Now Hear This: October 2021 edition

New this month from local artists: darkwave, splashy psych-pop, mental cinematheque, jazz for fly fishing, a griot tape & more–just in time for Bandcamp’s Fee Free First Friday.

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Now Hear This is a monthly column that scours the pages of music distributor Bandcamp, looking for new work from local artists that would make fine additions to your digital library. This time around, that includes darkwave, splashy psych-pop, mental cinematheque, jazz for fly fishing, a griot tape, and plenty more–just in time for Bandcamp’s next Fee Free First Friday.

Blackwater Holylight, Silence/Motion

Blackwater Holylight piles layer upon layer of musical ideas atop of one another throughout their third full-length. A flowing shoegaze section will give way to a stoner metal breakdown, or a sensitive acoustic ballad will open up to reveal the prog rock anthem within. But, laying up on these stacks of sound, that hard kernel of emotional truth is still palpable. The four members of the band were faced with global and interpersonal grief throughout the writing and recording of Silence/Motion. The music became a lifeline keeping the group from sinking into a tar pit of despair. Here’s hoping it can have the same effect on you. 

Corrine Sharlet, A Lovely Future 

How does one elevate the dreamy singer-songwriter album beyond the tried-and-true sound and mood that launched a thousand ships? If you’re Corrine Sharlet, you surround yourself with a murderer’s row of local musicians whose work flows freely between genres. For her latest releases, Sharlet has called on guitarist Mike Gamble, bassist Andrew Jones, and keyboardist Ryan Oxford (the latter of which produced these sessions) to help take her floating folk-pop to more daring heights with their jazzy chords and psychedelic sonics. 

The Shivas, Feels So Good // Feels So Bad

It should be obvious to anyone within earshot why The Shivas are one of Portland’s best global representatives. This long-running quartet have perfected a splashy psych-pop sound that bathes the listener in feelings/vibes that pour straight from the heart of the creative and personal partnership at the core of the group. The group’s latest is their most vibe-y yet. The whole album is a response to our weird time with songs that ache for the kind of human connection getting lost as we play it safe behind our masks and stay at least three feet apart.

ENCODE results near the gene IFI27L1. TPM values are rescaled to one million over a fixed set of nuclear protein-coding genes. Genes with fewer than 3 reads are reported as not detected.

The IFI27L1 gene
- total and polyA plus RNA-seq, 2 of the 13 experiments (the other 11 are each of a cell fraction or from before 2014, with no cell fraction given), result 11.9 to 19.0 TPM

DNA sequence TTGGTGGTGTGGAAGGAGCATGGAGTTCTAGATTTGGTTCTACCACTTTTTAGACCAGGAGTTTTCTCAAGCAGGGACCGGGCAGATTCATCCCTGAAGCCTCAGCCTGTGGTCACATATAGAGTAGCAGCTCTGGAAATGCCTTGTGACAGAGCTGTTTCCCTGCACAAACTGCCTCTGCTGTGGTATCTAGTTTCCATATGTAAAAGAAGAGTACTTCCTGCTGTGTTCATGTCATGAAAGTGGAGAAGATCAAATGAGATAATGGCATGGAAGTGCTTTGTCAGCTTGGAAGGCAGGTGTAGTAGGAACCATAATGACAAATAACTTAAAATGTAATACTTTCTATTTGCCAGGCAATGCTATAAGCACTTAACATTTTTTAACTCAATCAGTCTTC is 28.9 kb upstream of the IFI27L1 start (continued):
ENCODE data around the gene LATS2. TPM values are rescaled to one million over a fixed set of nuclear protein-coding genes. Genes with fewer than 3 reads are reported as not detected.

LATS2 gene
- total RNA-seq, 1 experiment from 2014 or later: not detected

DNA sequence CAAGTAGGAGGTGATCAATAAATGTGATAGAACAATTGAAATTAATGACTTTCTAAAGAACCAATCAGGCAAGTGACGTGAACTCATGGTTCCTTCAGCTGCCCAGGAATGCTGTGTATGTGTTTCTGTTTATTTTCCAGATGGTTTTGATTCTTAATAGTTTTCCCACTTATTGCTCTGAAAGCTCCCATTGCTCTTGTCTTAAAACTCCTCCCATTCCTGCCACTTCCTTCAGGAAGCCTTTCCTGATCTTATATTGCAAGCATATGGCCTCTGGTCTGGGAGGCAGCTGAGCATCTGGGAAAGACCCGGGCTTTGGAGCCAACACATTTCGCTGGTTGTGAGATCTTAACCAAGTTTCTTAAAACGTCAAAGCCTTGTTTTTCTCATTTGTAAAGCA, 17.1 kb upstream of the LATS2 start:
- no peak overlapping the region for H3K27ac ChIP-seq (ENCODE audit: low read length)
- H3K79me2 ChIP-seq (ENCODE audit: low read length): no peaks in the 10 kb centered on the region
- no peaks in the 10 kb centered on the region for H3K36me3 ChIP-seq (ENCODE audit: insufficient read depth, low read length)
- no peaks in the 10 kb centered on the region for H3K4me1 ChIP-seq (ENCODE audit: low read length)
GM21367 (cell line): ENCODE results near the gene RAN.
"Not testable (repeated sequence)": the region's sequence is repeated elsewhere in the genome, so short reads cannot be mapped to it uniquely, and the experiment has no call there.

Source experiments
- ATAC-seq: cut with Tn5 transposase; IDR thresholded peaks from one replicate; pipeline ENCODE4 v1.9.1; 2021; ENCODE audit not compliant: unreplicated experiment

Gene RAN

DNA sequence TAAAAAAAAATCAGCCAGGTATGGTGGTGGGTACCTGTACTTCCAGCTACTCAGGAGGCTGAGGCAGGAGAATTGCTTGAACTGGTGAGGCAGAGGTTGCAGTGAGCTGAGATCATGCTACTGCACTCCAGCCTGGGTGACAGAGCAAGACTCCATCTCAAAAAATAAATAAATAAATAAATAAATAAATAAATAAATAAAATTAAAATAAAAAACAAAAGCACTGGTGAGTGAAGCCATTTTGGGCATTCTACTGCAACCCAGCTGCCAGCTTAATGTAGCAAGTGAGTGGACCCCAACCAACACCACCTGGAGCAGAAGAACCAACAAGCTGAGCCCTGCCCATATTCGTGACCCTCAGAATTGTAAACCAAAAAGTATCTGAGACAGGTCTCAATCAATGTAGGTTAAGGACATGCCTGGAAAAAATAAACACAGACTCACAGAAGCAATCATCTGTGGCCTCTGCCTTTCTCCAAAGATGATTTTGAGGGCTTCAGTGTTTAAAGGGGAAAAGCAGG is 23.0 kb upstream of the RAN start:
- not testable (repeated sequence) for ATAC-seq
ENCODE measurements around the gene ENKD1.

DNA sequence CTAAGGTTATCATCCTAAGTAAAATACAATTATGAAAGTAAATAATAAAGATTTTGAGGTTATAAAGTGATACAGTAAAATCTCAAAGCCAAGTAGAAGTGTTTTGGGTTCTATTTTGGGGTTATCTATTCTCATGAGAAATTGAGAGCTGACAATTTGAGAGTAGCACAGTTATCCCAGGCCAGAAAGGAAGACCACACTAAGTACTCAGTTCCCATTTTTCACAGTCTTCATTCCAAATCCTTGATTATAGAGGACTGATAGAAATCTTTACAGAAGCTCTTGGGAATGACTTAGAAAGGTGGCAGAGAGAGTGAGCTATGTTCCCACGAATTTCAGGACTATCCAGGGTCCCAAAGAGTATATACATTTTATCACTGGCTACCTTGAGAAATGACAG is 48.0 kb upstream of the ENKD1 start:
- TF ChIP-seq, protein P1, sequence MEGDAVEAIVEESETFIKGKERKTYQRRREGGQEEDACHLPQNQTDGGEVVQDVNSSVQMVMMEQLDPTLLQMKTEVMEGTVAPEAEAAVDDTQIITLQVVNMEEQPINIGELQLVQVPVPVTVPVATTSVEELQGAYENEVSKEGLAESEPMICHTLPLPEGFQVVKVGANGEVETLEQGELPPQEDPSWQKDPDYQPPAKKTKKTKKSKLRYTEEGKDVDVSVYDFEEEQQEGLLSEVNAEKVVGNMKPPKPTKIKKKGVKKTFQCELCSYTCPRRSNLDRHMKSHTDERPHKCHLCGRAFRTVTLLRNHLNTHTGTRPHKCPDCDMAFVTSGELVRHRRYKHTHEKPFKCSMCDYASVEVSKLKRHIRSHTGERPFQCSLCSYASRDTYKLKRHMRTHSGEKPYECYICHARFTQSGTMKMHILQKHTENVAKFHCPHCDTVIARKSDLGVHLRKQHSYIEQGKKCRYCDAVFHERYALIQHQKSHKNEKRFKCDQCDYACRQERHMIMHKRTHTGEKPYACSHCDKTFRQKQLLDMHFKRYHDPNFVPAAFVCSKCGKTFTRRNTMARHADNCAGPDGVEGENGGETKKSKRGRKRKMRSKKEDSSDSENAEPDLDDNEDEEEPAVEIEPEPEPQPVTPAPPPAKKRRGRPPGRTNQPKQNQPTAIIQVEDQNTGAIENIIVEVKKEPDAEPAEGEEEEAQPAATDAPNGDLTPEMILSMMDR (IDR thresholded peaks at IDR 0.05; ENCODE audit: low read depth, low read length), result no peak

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Janeiro Lockhart, Vignettes

I really want to spend some time inside Janeiro Lockhart’s brain. This producer’s most recent collection is, as they say in the notes for the Bandcamp release, “the soundtrack to a series of short films that only exist in [their] head.” If these short instrumentals are anything to go by, the movies playing in their mental cinematheque are filled with gorgeous colors, longing gazes, and sweeping shots of the natural world. 

Ryan Meagher, A Thousand Casts

For his latest album, guitarist Ryan Meagher combines his two passions: jazz music and fly fishing. On this live recording captured at Milo McIver State Park, he intersperses his free flowing instrumentals with tales of the Clackamas River told by fishing guide Eric Leininger. It’s an unusual pairing but each side of the equation brings a knowing humor and oodles of charm to each moment. It’s as light and loose as swinging a fly over the surface of the water in hopes of enticing a trout. 

Black Tape For A Blue Girl, The Cleft Serpent

Just as much of the music released over the past year has been a reaction to our troubled era, the 13th album by darkwave ensemble Black Tape For A Blue Girl feels like a heaving cry over the pile up of global crises weighing on our collective backs. The key to the emotional core of this fantastic recording is the addition of vocalist Jon DeRosa, who brings a shattering level of dramatic fire to Sam Rosenthal’s electronic soundscapes, calling to mind the finest moments of This Mortal Coil and David Sylvian. 

Qeese Tha Gr8, The Griot Tape

Is this the promised follow up to Qeese Tha Gr8’s marvelous album Attitude Era or a small morsel meant to leave us satisfied yet hungry for more? Details are slim on that front. What’s clear though is that this young producer has talent to burn as these short instrumental tracks stay at a Dilla-like rolling boil, with each bubbling beat and each sizzling moment like the devilish flip of what sounds like a ’50s gospel record on “Forever” or the unresolved loop tumbles around “Awaken.”

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About the author

Robert Ham is a critic and journalist living in Portland, Oregon’s outer reaches. During his time in the Rose City, he has contributed to The OregonianWillamette WeekPortland Mercury, and Portland Monthly, while also amassing a healthy amount of clips for print and online publications including PitchforkDownBeatBandcamp, and Village Voice. In 2019, he was the recipient of the SPJ Award for Best Sports Feature. In addition, Robert produces and hosts Double Bummer, a radio show focusing on new and newly reissued experimental music from around the world that airs every Tuesday night at 11pm PT on XRAY-FM. To read more of his work, visit his portfolio site or follow him on Twitter at @roberthamwriter.

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